If there was any question as to how important the opening game in the women's hockey tournament was for both the USA and Finland, that was quickly answered with both teams deciding not to attend the opening ceremonies to focus on the early start time of their game.
Both teams came in determined and ranked inside the top three in the world, but one was clearly the more superior group as Team USA came away with a 3-1 win.
For the Americans, the No. 1 team in the world, it took just 53 seconds to shake the confidence of the Finnish women.
Hilary Knight came away with a steal in the neutral zone and charged in on a breakaway and finished top shelf to put Team USA up 1-0.
But that would be all the scoring in the first period as both goalies clamped down. Jessie Vetter of the U.S. would not allow a goal during the first period and made two sensational saves, as the USA Hockey Score Twitter account points out:
While Noora Raty of Finland gave up the one goal at the open with no defender in sight on Knight, a graphic provided by NHL on NBC Sports shows how one-sided the shots on goal were between the two teams:
After a mostly quiet first period outside of the first minute, the scoring was hot and heavy for Team USA in the second.
Kelli Stack, a former Boston College forward, batted the puck down just outside of the crease to give the Americans a comfortable lead. The goal was under review, but it was determined that Stack did not have a high-sticking penalty, and the score stood at 2-0.
Shortly after the second goal by Stack, the U.S. were awarded a power play and cashed in on the chance against four defensemen.
Alex Carpenter, daughter of former hockey great Bobby Carpenter, found the back of the net on a miraculous goal in the second period to all but secure the win for the Americans with a 3-0 lead. Chris Peters of CBS Sports described the ridiculous backhand goal:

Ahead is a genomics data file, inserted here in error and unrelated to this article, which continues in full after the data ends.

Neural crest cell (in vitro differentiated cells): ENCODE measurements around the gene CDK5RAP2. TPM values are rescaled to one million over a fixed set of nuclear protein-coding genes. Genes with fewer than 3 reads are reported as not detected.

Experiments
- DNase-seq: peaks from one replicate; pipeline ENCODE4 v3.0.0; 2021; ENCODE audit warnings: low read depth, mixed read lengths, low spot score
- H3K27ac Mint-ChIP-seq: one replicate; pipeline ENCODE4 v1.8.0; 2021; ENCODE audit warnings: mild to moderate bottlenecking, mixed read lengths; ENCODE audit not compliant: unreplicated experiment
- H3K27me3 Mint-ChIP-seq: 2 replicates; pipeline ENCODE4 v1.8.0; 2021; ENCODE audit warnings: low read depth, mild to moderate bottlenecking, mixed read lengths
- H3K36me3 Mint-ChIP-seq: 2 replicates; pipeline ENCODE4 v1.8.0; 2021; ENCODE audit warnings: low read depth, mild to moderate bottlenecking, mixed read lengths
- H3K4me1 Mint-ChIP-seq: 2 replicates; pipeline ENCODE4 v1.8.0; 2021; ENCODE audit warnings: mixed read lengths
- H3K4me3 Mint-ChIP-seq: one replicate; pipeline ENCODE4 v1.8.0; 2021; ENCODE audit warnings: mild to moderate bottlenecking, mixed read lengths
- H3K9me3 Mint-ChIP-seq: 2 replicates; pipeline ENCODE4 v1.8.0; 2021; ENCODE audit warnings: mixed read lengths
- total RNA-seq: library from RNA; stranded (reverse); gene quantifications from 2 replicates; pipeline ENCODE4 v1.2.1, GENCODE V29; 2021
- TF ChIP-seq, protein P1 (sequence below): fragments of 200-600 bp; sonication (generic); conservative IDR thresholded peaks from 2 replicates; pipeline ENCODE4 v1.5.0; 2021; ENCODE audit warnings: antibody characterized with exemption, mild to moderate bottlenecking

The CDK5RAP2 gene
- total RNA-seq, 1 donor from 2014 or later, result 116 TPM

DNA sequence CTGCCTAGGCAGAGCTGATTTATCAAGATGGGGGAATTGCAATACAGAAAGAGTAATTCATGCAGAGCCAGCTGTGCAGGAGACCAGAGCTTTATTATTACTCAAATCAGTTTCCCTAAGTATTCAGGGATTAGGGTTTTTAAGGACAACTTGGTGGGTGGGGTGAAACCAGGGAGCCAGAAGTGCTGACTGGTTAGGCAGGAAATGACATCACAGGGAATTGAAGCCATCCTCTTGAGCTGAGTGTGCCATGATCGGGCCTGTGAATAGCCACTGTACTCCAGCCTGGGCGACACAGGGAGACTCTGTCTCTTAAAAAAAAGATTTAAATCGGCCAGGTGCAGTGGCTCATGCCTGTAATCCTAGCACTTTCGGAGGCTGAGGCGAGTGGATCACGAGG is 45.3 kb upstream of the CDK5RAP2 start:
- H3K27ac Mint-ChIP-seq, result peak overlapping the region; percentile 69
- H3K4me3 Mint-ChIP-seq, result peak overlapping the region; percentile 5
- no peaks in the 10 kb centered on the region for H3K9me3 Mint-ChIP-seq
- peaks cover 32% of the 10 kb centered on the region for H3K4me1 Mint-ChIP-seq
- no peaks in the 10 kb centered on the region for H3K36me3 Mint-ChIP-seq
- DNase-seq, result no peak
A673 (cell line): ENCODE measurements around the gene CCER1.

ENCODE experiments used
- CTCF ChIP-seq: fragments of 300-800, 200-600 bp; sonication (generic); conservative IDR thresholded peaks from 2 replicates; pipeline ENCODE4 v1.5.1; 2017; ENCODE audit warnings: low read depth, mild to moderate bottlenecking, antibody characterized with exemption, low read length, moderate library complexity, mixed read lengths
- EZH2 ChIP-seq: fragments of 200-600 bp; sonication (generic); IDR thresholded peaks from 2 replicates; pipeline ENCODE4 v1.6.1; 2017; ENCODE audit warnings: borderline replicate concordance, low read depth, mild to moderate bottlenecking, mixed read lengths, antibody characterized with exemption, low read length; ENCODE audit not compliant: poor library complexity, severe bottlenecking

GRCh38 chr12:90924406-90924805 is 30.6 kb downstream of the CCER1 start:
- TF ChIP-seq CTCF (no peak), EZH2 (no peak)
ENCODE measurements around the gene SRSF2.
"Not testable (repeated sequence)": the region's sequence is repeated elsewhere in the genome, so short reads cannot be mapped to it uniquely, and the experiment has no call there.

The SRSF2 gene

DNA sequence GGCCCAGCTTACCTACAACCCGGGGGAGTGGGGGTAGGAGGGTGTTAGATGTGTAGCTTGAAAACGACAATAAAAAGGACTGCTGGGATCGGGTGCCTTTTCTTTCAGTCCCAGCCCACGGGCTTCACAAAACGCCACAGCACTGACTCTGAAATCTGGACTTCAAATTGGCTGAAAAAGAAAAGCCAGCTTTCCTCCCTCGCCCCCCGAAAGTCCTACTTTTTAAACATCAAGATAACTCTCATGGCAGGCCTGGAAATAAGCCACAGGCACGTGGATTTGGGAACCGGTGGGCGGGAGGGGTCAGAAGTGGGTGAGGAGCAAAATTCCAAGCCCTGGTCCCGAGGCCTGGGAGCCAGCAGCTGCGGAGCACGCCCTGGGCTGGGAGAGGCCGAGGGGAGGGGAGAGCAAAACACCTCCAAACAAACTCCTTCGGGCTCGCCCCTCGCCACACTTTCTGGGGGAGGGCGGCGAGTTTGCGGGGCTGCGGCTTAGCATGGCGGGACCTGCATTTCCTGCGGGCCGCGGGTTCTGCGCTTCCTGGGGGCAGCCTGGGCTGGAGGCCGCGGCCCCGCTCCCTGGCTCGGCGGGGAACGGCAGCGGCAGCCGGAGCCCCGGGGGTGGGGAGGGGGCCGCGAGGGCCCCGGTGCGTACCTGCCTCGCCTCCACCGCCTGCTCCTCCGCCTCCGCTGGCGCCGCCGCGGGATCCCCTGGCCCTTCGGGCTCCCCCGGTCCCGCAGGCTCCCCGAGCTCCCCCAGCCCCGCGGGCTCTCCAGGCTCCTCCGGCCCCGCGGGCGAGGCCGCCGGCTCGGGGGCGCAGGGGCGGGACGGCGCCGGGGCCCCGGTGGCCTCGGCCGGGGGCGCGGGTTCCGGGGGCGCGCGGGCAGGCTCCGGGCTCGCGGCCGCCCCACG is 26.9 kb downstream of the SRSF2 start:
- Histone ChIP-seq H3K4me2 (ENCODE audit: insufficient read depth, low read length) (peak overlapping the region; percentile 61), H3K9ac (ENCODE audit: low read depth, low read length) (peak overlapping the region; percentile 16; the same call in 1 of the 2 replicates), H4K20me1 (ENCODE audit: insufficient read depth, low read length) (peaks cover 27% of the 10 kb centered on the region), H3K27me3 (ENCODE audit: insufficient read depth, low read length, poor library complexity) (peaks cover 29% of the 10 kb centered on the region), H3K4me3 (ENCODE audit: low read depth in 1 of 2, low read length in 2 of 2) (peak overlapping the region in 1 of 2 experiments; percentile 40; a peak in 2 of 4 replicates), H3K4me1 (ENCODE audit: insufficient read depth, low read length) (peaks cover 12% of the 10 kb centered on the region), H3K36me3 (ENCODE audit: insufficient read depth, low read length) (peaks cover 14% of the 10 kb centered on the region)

The Finnish would come away with one goal to close out the third period, but they were no match for the U.S. attack throughout the contest.
Not all was lost for the No. 3 team in the world, as Raty still put together a great performance despite giving up three goals. Jason Brough of Pro Hockey Talk notes the final shots defended for each goalie, with Raty seeing nearly triple the amount:
As for the Americans, Vetter's consistency in goal resulted in 14 saves on 15 chances.
Moving forward, Team USA will face Switzerland on Monday at 5 a.m. ET. The Americans will follow that up with a battle against Canada, the No. 2 team in the world, on Wednesday at 7:30 a.m. ET in a rematch of the 2010 Winter Olympics final.
While the Swiss are a great threat as the No. 5 team in the world, the Canadians and Americans have bad blood.
Canada, the former No. 1 team, were recently dethroned by Team USA after winning two games in December, the last by way of a shootout thanks to another Knight goal to close it out.
Canada are still the three-time defending gold medalist in the Olympics and took down the Americans on the biggest stage the last time they faced. So for Team USA to truly stand a shot, they'll have to prove they can do so against Canada again.
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